Arts Review: Redhill Arts Festival 2023 – Laughs And Laments, Or Fathers Versus Patriarchy

August 6, 2023

 

By BRUCE DENNILL

 

Redhill Arts Festival / Redhill School, Johannesburg

 

Desperately Seeking Souvlaki / Starring Costa Carastavrakis / Directed by Renos Spanoudes

An author and motivational speaker who found the rules of writing stand-up comedy useful when writing his memoir, I Am Costa, Costa Carastavrakis has only relatively recently begun stepping onto the stage as a comedian. Stand-up is one of the most vulnerable performance formats around and Carastavrakis is open about tough issues such as coming to terms with his sexuality in a conservative community and being a reformed drug addict, gamely managing to see the lighter side of those experiences. His comedy flow is not yet  well-developed, though, and a hint of nerves plus a tendency to get slightly distracted – as he dryly explains, “One of the effects of frying your brain with drugs” – mean that his act is not yet fully engaging. However, his focus on Greek culture and its foibles, as well as the way his background has shaped him gives  Desperately Seeking Souvlaki a pleasing theme that certainly hits its mark with audience members with similar backgrounds.

 

He Had It Coming / Starring Kim Blanche Adonis / Directed by Daniel Mpilo Richards

A collection of sketches featuring multiple characters and featuring no set other than a black box in the centre of the stage, He Had It Coming relies on the power of its script  to make an impact. Playwright Mike Van Graan is rightly renowned for blistering satire – there are at least a couple of moments in each of his shows where you find yourself silently asking the question. “Did he just go there?” – that not only highlights issues but offers, in language often tinged with righteous anger, a hint at a solution. The constant theme in this hour of intense performance is the damage caused by entrenched patriarchal views and practices, so the solution is often as simple as “Men – try harder,” but such messaging is never delivered in a preachy way. Performer Kim Blanche Adonis is astounding, barefoot and clad all in black by yet somehow clearly morphing from one character to the next: here, feisty and hopeful; there, broken and disconsolate; one moment causing shocked laughter, the next prompting introspection and sadness. It’s brilliant writing that is almost outshone by Adonis’ performance: fantastic festival fare.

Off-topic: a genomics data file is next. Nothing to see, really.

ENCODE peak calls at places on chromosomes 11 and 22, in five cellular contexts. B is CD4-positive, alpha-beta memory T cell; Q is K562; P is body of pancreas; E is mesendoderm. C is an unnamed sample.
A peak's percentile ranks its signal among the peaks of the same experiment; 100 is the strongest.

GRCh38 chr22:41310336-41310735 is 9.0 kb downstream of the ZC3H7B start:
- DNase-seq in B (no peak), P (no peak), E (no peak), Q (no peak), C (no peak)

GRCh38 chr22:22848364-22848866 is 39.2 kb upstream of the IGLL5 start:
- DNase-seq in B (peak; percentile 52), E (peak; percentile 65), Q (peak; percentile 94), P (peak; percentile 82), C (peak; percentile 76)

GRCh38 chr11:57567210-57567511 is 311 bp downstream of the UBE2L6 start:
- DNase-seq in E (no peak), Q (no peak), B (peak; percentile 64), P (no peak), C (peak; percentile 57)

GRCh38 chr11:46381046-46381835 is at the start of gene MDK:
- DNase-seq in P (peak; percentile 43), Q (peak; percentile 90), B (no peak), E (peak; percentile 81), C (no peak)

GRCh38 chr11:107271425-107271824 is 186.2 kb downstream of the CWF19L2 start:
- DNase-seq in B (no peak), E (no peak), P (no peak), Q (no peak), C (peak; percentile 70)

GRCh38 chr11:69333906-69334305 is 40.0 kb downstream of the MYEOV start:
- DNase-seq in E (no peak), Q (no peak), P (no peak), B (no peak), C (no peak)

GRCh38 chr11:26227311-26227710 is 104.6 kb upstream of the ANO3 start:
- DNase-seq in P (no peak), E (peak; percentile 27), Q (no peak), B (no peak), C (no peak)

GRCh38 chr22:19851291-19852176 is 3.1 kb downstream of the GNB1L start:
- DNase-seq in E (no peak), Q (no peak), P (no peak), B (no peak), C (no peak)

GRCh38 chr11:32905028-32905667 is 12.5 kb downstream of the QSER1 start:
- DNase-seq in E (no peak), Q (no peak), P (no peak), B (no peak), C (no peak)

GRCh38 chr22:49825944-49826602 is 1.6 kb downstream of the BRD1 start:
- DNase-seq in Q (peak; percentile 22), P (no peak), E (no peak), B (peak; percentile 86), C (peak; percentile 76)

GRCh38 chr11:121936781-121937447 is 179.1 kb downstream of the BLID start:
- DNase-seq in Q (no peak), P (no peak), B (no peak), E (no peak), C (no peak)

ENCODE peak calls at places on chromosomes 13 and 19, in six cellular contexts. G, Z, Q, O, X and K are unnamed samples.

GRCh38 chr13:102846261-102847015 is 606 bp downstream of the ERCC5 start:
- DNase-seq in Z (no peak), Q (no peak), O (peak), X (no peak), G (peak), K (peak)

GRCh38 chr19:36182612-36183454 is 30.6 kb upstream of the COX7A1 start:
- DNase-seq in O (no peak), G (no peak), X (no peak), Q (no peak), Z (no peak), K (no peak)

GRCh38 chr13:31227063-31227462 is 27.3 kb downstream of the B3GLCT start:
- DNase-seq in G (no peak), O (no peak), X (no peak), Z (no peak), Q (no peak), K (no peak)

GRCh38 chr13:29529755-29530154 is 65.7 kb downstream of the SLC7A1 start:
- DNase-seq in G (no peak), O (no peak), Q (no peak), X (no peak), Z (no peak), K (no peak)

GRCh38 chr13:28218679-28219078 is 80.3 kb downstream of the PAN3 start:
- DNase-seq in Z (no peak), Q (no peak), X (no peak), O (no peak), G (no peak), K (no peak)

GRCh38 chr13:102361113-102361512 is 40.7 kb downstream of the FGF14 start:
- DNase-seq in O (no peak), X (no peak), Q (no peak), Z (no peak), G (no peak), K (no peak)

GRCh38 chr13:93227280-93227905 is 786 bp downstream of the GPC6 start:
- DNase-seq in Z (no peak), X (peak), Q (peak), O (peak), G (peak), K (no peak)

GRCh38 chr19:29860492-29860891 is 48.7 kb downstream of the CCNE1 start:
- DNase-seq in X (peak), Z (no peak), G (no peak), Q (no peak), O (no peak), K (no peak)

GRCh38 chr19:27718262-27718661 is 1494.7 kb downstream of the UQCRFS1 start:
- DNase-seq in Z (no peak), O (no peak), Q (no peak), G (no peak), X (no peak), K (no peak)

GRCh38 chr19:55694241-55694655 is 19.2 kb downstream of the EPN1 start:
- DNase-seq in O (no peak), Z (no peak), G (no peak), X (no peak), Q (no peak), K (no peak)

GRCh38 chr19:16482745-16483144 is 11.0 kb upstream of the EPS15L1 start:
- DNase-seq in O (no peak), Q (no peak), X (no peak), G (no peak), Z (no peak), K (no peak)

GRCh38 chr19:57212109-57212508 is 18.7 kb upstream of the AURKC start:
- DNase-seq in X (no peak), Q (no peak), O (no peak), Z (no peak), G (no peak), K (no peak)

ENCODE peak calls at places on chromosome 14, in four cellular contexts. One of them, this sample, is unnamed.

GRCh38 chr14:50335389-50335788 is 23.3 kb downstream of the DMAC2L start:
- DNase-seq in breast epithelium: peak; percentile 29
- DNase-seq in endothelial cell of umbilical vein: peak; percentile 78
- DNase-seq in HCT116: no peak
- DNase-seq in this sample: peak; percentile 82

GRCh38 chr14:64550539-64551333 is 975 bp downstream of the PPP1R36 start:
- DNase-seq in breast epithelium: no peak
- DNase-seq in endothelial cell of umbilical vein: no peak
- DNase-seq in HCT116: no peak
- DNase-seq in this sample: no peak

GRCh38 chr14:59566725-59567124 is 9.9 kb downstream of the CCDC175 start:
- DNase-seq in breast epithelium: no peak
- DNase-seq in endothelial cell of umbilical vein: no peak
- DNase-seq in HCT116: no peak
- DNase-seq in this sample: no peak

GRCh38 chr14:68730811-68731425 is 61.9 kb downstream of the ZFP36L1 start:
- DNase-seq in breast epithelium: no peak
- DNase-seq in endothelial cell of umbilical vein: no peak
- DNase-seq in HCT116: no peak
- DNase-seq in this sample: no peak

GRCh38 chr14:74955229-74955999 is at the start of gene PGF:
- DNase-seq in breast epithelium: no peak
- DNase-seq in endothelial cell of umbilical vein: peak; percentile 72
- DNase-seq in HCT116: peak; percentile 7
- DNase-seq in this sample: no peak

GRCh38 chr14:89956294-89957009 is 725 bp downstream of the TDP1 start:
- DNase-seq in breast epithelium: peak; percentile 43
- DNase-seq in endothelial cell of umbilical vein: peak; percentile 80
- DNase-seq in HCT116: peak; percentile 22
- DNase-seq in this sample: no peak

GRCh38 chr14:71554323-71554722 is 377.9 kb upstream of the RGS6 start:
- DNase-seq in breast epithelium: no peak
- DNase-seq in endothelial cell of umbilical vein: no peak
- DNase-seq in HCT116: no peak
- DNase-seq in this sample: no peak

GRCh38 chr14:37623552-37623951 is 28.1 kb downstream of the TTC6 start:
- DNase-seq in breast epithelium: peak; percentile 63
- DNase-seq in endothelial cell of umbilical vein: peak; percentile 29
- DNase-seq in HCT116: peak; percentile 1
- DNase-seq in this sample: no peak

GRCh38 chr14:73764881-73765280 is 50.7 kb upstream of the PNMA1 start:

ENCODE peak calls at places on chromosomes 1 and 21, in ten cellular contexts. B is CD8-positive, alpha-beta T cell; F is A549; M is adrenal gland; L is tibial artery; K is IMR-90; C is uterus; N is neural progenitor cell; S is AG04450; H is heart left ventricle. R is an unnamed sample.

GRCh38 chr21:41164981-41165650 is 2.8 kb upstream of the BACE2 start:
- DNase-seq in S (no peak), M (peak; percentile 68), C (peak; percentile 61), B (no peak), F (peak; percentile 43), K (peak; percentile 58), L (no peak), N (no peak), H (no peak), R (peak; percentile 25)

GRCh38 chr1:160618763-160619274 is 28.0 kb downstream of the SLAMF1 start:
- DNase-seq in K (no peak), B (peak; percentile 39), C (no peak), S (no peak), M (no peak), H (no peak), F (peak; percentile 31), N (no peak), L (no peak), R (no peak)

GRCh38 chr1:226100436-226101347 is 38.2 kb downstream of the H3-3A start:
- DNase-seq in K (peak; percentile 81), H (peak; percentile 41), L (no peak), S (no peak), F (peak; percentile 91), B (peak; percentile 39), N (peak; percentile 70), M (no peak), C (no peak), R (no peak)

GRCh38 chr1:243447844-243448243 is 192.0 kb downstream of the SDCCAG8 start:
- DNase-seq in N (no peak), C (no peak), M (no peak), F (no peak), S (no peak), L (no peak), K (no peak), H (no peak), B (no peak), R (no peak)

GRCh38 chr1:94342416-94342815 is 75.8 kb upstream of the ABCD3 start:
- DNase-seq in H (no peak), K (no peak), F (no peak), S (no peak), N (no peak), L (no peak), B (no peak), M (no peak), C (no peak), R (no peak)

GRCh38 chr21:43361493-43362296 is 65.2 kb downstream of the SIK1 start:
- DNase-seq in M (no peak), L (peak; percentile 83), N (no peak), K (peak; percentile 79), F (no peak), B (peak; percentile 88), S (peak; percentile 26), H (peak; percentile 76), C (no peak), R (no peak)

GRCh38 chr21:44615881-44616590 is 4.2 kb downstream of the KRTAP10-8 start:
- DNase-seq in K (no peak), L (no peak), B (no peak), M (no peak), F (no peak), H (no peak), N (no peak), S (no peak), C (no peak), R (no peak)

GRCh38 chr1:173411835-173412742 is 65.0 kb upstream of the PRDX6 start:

Striking A Chord / Starring Adrian and Emma-Jean Galliard / Directed by Kirsty Galliard

Father and daughter Adrian and Emma-Jean Galliard became famous as a YouTube sensation, gaining large numbers of fans for their versions of standards sung in their rich, well-matched voices. Striking A Chord expands on that concept, collecting a number of beautiful pieces connected by scripted dialogue, with the vocalists accompanied by Neil Bennett on piano. The show’s title is forceful, but the Galliards are gentle sorts, which is reflected in the humour and pacing. Choreography is minimal, with the setlist to showcase the pair’s pleasing harmonies and the occasional solo, with Emma-Jean showing off excellent soprano pitching. She’s just 14 now, so the power of her voice will improve even further with more training, practice and performance. Easy listening with a welcome absence of cynicism.

 

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